Friday, November 09, 2012

Hatfields and McCoys - worth a-watchin'!

This recent 6 hour mini-series (official website here) has just been broadcast on Channel 5, a dramatisation of the classic Scotch-irish post-Civil War mountain feud in Kentucky and West Virginia. Gripping viewing. An online review from the Los Angeles Times said: "Although deftly nailed into its time and place with sets and costumes so vivid you can smell the blue wood smoke and the stink of moonshine sweat, Hatfields & McCoys transcends the confines of its age by revealing the feud's posturing, resentments and callous violence that mirror the dynamics of modern urban gangs... It isn't a perfect piece — when faced with a choice between historic detail and story, Hatfields & McCoys errs on the side of detail, which is both the series' greatest strength and weakness."

'...We think of clans today mainly in connection with the Scottish Highlands. But they also existed in the lowlands, northern Ireland and England’s border counties where they were a highly effective adaptation to a world of violence and chronic insecurity. The clans of the border were not precisely the same as those of the Scottish Highlands, and very different from the Victorian contrivances of our own time. They had no formal councils, tartans, sporrans, bonnets or septs. But they were clannish in the most fundamental sense: a group of related families who lived near to one another, were conscious of a common identity, carried the same surname, claimed descent from common ancestors and banded together when danger threatened...' - from Albion's Seed by David Hackett Fischer (click here)

Thursday, November 08, 2012

WGA Fine Line Art - hand-drawn illustrations

Gordon McFarland's website offers a range of prints of scenes of Ulster. A few are shown below. All are © WGAFineLineArt so don't copy them. Click here for the website gallery and contact information.

BALLYMENA CASTLE (now demolished)





Strategic plan poster

From the Baltimore Print Studio (click here).

Tuesday, November 06, 2012

The Ards Door - architectural heritage in Newtownards (Castlebawn development)

With the recent news that the Castlebawn development in Newtownards has been given the go-ahead by the Planning Service, even in a climate of opposition from town centre traders and of course financial austerity, there are hopes that two major streets in the town which have been steadily deteriorating into almost-dereliction might finally be given a facelift.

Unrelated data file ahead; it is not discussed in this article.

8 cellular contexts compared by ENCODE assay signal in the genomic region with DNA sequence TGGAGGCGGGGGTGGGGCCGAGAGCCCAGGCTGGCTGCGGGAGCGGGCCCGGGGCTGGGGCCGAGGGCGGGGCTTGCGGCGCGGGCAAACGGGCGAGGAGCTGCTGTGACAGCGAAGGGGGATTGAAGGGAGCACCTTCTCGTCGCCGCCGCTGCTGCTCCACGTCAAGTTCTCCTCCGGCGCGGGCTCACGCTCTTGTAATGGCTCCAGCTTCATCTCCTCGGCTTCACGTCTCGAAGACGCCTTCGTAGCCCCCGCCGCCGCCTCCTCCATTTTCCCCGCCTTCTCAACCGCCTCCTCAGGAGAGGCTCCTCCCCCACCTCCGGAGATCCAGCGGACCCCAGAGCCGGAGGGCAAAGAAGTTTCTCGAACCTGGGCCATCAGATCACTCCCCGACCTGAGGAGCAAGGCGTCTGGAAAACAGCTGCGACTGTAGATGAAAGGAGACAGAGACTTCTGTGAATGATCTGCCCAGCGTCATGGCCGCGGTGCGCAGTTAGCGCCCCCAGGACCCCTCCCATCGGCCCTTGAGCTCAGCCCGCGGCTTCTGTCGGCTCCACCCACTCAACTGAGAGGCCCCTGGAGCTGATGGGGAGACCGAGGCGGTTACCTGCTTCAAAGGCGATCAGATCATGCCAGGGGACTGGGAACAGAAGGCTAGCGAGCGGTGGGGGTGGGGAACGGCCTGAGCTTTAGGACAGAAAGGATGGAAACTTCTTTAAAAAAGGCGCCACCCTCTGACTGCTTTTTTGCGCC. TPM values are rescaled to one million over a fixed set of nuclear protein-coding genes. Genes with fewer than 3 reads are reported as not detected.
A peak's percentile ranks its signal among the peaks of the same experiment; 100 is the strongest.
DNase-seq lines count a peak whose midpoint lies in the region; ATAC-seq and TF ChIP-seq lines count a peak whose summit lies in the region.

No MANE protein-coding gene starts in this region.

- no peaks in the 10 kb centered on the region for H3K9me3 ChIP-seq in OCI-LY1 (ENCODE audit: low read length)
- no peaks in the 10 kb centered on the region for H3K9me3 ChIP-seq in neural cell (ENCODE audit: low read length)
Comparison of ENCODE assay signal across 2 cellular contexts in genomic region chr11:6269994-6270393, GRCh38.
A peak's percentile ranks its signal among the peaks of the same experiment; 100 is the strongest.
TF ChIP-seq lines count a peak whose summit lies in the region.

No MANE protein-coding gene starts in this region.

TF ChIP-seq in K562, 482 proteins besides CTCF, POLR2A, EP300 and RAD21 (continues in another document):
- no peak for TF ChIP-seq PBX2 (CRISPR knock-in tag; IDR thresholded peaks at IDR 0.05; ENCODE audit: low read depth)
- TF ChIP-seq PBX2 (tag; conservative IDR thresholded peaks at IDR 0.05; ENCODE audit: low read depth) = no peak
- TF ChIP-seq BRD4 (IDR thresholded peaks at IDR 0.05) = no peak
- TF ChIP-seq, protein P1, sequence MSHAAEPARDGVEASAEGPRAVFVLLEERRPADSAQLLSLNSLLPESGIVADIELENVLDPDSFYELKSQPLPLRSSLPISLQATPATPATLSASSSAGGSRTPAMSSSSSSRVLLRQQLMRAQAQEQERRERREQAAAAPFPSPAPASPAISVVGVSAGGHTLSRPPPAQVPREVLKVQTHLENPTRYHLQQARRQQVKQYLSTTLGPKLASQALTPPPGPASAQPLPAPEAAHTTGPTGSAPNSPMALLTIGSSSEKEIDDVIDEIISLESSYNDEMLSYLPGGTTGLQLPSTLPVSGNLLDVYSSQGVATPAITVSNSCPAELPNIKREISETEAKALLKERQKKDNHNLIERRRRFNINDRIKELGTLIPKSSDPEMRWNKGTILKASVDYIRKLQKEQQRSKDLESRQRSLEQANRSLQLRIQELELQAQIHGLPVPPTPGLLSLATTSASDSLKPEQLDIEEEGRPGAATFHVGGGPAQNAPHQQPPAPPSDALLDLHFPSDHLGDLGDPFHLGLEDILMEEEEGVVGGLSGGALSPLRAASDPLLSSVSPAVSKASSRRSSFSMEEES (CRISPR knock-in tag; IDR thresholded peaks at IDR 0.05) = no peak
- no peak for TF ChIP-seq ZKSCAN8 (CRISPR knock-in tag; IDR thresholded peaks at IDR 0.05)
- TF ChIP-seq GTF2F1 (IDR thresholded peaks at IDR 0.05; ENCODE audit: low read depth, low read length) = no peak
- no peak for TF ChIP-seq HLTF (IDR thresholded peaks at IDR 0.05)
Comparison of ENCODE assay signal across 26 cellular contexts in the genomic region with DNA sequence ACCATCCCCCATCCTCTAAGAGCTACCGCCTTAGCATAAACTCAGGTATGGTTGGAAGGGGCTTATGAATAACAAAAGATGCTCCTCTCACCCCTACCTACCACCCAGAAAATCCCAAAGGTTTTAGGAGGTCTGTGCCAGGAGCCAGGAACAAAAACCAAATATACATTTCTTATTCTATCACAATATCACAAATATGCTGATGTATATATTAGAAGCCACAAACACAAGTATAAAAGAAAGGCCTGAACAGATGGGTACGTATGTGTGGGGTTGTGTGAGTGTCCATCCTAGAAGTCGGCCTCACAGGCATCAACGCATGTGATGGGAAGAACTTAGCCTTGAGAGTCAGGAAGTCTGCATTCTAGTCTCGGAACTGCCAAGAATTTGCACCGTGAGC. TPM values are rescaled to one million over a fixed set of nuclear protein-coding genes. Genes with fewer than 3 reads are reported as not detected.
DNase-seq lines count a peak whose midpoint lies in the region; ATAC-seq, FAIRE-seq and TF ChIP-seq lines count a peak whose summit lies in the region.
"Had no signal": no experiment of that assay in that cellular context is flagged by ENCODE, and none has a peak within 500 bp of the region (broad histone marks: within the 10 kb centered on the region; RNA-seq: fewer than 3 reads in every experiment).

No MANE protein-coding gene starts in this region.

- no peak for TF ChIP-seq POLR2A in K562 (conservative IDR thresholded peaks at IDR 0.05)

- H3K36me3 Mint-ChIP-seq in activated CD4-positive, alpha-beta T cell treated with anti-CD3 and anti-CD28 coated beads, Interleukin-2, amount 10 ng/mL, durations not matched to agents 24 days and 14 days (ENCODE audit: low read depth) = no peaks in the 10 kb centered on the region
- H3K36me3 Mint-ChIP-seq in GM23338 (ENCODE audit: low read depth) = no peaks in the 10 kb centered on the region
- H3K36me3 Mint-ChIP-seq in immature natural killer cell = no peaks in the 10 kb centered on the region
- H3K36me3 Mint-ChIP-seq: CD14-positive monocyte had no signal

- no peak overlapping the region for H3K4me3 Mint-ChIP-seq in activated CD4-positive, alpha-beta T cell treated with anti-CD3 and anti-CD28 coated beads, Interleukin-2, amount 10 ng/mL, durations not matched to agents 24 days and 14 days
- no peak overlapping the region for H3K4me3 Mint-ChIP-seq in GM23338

One of the distinctive features of both Court Street and South Street are the remarkable amount of 'Ards doors' a specific arch-shaped doorway design made of distinctive Scrabo stone with a large keystone at the top, which was once such a signature of the town that tourism books describing the area remarked upon them -

'...this land must have changed little since the Viking ships and Norman cogs rolled and staggered through its narrow blue channel. Here and there crumbling Norman keeps rise from the shores, and stone causeways Norman-built link the nearer islands with the mainland. Here again we meet with typical Ulster farmhouses with their spread of whitewashed barns; their doors with fanlights and characteristic trimmings, called Ards doors, on account of their association with that district...'

- from The Face of Ulster by Denis O'D Hanna (1951)

Local features are gradually disappearing, and knowledge of them as well. I hope that someone has the good sense to preserve them, raise awareness of them and maybe they can be recovered as an Ards-specific feature once again. At the very least someone should photograph all of these doorways before any potential renovations are carried out and their distinctiveness is lost forever.

Monday, November 05, 2012

Gerald Anderson's Mumford guitar

I sat beside Gerald on a bus in Washington DC during the Smithsonian Folklife Festival in July 2007, where he was part of the Virginia delegation and I was part of the Northern Ireland one. I gave him one of our CDs and he gave me one of his, a gospel CD called "Anchored in Love", a lovely selection of old gems like Drifting Too Far from the Shore, I am a Pilgrim and I'd Rather Have Jesus. Here he is talking about a guitar he recently made for Mumford & Sons, and here's his website.

Sunday, November 04, 2012

The Twilite Broadcasters - 'Drifting Too Far From the Shore'

I came across this duet a while ago, and not long after that they were featured on the tv show 'Santer'. Great authentic sound. The song was written by Charles Ernest Moody (1891 - 1977) in 1923, who also wrote "Kneel at the Cross" in 1924. Moody was from Georgia and had briefly played in an old-time string band called the 'Georgia Yellow Hammers' - it is said he once swapped his shotgun for a new fiddle. He wrote over 100 hymns and gospel songs. 'Drifting Too Far From the Shore' was made famous by the Monroe Brothers who recorded it in the 1930s.

Saturday, November 03, 2012

Barbour Threads brochure, 1896